Quote for the Week..

"Why are the country’s political leaders quick to act on amending the Constitution to change nationalistic provisions for the benefit of foreigners or to extend their terms of office but are allergic to amending the Constitution to address the people’s aspirations for self-determination?" - Marvic Leonen,Dean of the UP College of Law, in a keynote address delivered at the 1st International Solidarity Conference on Mindanao; March 16-18, 2009 in Davao City, Philippines.


Wednesday, May 21, 2008

ARMM voters can learn system in 3 mos. – Comelec

The Commission on Elections said three months of intensive education would be “substantial compliance” with the requirement in the election automation law that voters must be versed on poll automation in the Autonomous Region in Muslim Mindanao (ARMM).Comelec spokesperson James Jimenez told reporters the technologies to be used in the Aug. 11 polls—the Direct Recording Electronic (DRE) and Optical Mark Reader (OMR) systems—were “complex but not alien.”

Like using ATM or betting on lotto

He described the DRE system as akin to using a bank automated teller machine (ATM), and compared the OMR to betting on a lotto game or taking government standardized testing.
“They [the voters] do not have to be taught the binary codes and other parts of the system. They only need to be taught how to use the system,” he said.

Jimenez pointed out that if the technical requirements of the election automation law were strictly adhered to, the preparations for the ARMM polls would not be completed until 2010. The law requires a six-month period to educate the voters.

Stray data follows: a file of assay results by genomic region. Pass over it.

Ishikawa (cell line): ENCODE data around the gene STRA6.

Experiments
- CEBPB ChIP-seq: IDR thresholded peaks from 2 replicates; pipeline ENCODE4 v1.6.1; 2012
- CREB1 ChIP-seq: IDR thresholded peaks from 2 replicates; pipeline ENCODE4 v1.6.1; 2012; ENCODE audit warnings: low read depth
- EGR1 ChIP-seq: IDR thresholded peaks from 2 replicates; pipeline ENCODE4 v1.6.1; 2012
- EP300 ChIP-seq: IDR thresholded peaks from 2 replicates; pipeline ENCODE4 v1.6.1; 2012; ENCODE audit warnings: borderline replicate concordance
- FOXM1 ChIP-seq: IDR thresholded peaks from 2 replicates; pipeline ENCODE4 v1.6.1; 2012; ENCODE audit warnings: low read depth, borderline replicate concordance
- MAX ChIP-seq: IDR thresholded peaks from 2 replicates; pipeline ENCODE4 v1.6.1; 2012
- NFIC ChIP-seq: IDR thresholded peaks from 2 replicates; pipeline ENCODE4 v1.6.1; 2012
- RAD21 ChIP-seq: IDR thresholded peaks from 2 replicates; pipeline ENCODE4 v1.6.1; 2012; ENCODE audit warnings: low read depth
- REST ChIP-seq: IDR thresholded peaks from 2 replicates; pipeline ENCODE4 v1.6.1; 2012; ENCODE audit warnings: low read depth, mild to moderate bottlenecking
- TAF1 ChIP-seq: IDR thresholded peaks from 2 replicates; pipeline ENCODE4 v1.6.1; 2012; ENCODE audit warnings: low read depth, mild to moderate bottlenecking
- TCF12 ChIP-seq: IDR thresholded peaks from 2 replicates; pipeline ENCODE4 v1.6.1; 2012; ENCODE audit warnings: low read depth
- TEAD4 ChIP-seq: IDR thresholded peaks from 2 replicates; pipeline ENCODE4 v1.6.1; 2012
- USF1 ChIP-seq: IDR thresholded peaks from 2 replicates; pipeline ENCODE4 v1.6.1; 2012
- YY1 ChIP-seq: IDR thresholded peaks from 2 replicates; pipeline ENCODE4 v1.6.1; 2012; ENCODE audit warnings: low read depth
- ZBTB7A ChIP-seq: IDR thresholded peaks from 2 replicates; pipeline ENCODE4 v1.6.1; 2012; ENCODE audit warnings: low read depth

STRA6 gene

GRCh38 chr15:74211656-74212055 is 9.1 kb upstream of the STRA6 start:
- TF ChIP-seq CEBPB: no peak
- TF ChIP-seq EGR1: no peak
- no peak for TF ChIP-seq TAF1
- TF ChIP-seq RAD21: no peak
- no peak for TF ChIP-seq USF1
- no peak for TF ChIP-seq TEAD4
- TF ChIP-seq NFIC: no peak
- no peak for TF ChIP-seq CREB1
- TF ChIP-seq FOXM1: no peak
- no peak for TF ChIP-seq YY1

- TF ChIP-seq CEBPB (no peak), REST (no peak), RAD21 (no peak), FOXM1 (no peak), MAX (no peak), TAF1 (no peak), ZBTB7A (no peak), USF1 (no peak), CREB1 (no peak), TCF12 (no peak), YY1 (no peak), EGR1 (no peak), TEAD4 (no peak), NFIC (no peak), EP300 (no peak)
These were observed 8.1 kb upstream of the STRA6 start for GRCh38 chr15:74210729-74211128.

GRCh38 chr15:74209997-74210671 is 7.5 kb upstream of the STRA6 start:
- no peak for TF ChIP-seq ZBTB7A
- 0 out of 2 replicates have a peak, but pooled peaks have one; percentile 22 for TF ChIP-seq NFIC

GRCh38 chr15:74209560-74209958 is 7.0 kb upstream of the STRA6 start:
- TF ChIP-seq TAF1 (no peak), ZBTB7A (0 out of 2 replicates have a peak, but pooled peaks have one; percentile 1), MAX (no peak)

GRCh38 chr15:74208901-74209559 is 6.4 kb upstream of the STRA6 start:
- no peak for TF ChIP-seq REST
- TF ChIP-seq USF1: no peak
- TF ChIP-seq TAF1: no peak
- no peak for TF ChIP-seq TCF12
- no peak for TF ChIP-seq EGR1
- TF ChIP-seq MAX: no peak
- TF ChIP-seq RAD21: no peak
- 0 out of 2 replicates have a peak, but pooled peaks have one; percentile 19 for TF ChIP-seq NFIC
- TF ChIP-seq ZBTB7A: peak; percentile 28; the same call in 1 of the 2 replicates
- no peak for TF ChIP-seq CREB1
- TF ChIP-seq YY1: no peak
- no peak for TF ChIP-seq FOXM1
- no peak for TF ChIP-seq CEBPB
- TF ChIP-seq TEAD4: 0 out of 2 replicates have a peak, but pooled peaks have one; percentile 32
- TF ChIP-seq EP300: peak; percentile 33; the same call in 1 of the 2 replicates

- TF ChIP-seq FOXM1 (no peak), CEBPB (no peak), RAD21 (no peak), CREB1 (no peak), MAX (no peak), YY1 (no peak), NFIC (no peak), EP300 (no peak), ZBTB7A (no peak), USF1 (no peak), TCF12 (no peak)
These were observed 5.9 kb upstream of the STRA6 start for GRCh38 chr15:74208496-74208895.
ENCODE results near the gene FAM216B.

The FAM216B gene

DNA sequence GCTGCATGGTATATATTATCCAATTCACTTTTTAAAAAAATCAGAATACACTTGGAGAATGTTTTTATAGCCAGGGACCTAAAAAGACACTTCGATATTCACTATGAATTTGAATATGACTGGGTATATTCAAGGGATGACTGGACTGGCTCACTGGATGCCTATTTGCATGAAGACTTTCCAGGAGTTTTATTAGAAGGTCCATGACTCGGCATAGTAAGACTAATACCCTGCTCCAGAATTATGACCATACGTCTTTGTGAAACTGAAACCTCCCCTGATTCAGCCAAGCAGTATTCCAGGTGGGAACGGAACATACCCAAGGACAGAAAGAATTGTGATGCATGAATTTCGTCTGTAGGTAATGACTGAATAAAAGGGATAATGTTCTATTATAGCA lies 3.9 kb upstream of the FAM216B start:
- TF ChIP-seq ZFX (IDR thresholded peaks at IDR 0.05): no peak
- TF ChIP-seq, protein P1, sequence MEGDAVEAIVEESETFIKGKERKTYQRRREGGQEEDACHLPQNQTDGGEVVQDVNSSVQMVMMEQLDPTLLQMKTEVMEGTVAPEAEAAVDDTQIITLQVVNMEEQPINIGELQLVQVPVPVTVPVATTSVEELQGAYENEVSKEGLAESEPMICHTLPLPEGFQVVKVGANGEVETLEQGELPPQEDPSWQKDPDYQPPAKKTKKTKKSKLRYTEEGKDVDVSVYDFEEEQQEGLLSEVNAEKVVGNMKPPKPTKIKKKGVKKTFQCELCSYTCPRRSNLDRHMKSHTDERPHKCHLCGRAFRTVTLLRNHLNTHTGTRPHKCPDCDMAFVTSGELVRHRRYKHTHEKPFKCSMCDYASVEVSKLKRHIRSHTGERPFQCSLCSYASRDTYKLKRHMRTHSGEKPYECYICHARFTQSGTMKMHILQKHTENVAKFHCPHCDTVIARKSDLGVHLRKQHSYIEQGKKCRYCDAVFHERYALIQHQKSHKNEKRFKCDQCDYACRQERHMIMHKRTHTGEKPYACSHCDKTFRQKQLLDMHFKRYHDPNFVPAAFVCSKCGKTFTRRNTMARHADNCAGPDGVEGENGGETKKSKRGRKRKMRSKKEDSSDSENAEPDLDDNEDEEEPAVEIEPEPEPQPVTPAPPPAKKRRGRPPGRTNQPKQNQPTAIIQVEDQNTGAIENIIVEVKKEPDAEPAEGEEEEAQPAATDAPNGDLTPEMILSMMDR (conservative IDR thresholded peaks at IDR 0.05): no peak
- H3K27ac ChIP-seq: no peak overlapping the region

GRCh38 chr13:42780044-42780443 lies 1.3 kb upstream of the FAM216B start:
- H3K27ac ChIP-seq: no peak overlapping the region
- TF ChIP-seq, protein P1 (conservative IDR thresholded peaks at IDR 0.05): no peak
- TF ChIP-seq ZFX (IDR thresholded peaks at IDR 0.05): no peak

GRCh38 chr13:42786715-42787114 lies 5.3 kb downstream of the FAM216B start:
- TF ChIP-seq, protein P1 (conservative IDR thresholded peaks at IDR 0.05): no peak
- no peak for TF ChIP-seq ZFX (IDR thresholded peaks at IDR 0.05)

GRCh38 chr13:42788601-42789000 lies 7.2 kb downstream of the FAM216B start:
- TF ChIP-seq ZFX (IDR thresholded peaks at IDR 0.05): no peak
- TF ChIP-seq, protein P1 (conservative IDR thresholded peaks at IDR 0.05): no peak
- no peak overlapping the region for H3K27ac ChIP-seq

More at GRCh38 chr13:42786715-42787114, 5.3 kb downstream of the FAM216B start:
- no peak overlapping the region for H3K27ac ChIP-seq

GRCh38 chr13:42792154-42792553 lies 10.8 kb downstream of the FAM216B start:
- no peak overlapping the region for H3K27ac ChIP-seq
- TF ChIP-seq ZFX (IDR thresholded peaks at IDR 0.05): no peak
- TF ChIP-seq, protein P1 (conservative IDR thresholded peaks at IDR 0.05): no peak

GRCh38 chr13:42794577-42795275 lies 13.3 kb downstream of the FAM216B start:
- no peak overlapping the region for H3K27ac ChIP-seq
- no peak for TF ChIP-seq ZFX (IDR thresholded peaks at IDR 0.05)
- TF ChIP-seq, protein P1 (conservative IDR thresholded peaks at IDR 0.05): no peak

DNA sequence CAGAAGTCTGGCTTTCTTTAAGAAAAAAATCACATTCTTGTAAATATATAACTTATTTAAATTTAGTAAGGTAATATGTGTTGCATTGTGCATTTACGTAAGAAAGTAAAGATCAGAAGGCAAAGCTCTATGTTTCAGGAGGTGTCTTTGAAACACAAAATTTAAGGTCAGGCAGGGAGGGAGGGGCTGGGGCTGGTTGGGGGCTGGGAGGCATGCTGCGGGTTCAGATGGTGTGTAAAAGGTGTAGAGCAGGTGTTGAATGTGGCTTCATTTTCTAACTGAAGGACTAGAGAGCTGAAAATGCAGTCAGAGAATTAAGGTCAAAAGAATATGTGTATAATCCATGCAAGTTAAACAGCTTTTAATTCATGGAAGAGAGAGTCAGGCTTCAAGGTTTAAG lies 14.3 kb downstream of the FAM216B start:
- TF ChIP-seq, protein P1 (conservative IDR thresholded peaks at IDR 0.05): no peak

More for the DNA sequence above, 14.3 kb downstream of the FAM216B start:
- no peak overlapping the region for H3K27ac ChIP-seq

He admitted, however, there could be complications in Maguindanao province, which will be using the DRE system, because the technology is something new to the people of the province.“But I am sure they have seen an ATM so it might not be too difficult to educate them on the technology,” he said.

As for the provinces of Basilan, Lanao del Sur, Shariff Kabunsuan, Sulu and Tawi-Tawi—which will use the OMR—Jimenez said voters in those provinces should be familiar with the technology. “They have taken government standardized tests before and for those of the older set, I am sure they have placed bets on the lotto draws,” he said. Touch-screen technology

The DRE utilizes touch-screen technology, while in the OMR system, voters are given ballots that list the candidates, beside whose names a space is provided which the voter may shade. The ballots are then brought to canvassing centers where specially designed counting machines will tally the votes.

Jimenez said the election body was doing fine without the “legal cover” that the joint congressional committee on elections had promised but which it had not so far delivered. The committee said it would waive the procurement law’s coverage of the bidding for the supply of automation machines.

“We were able to execute the process. We think we are okay without the legal cover,” said Jimenez. Failed biddings

He explained that in the case of the two failed biddings for the OMR, the election automation law allows the Comelec to enter into a negotiated contract, which it did. There was one failed bidding for the DRE, but the Comelec granted the bidder’s motion for reconsideration.

Jimenez said the Comelec will meet with officials of the Armed Forces and the Philippine National Police to iron out the security preparations for the elections, including how many men would be needed to secure the ARMM before, during and after the polls. He said the poll body might seek the deployment of the military to address “general disturbances” in the region. (Jeannette Andrade, INQ.net)

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